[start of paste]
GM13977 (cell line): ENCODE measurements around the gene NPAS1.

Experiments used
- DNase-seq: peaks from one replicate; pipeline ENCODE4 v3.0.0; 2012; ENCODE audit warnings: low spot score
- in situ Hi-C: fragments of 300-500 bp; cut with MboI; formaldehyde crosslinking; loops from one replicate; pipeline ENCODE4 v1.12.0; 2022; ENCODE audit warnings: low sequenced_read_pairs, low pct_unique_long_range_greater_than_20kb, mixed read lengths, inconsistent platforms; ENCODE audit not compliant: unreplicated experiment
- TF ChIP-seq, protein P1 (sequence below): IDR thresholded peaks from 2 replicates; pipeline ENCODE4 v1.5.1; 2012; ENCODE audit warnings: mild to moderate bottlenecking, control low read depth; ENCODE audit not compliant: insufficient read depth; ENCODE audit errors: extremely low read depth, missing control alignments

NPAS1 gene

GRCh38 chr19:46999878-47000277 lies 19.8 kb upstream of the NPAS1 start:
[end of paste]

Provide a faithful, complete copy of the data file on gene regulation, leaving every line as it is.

GM13977 (cell line): ENCODE measurements around the gene NPAS1.

Experiments used
- DNase-seq: peaks from one replicate; pipeline ENCODE4 v3.0.0; 2012; ENCODE audit warnings: low spot score
- in situ Hi-C: fragments of 300-500 bp; cut with MboI; formaldehyde crosslinking; loops from one replicate; pipeline ENCODE4 v1.12.0; 2022; ENCODE audit warnings: low sequenced_read_pairs, low pct_unique_long_range_greater_than_20kb, mixed read lengths, inconsistent platforms; ENCODE audit not compliant: unreplicated experiment
- TF ChIP-seq, protein P1 (sequence below): IDR thresholded peaks from 2 replicates; pipeline ENCODE4 v1.5.1; 2012; ENCODE audit warnings: mild to moderate bottlenecking, control low read depth; ENCODE audit not compliant: insufficient read depth; ENCODE audit errors: extremely low read depth, missing control alignments

NPAS1 gene

GRCh38 chr19:46999878-47000277 lies 19.8 kb upstream of the NPAS1 start: